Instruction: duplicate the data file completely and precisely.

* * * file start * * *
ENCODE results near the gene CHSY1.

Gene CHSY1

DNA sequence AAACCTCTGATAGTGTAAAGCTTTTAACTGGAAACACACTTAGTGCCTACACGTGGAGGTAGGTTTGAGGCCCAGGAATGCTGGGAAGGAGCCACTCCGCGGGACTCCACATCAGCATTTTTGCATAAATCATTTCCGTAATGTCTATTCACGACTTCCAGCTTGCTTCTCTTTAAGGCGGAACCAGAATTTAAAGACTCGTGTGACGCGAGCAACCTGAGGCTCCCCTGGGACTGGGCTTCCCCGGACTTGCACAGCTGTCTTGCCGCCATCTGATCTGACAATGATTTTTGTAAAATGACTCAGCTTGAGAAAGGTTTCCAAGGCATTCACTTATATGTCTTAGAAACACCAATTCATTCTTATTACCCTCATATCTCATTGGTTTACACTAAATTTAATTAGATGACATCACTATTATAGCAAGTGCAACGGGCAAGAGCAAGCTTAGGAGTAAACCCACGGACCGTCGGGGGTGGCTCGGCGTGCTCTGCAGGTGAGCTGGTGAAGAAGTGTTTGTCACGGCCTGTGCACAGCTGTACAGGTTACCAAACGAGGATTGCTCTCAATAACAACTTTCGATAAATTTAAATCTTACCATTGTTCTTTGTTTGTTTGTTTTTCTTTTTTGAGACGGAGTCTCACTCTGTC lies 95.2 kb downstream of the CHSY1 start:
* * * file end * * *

ENCODE results near the gene CHSY1.

Gene CHSY1

DNA sequence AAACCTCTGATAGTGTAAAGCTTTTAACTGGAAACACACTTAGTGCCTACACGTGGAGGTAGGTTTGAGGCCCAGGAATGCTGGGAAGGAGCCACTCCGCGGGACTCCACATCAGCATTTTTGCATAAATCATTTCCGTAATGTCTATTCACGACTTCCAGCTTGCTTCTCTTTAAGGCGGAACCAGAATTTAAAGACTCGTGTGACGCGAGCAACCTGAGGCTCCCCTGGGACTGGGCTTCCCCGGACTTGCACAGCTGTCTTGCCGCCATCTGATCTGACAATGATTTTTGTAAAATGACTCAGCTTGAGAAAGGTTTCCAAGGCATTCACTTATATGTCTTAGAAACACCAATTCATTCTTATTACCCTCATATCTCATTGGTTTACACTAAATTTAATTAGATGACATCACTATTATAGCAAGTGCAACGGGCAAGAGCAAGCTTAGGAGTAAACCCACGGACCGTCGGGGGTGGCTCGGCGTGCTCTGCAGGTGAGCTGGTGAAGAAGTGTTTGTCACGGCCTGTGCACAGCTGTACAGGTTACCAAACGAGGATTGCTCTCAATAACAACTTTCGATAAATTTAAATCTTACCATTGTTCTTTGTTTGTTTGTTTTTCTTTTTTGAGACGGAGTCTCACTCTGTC lies 95.2 kb downstream of the CHSY1 start: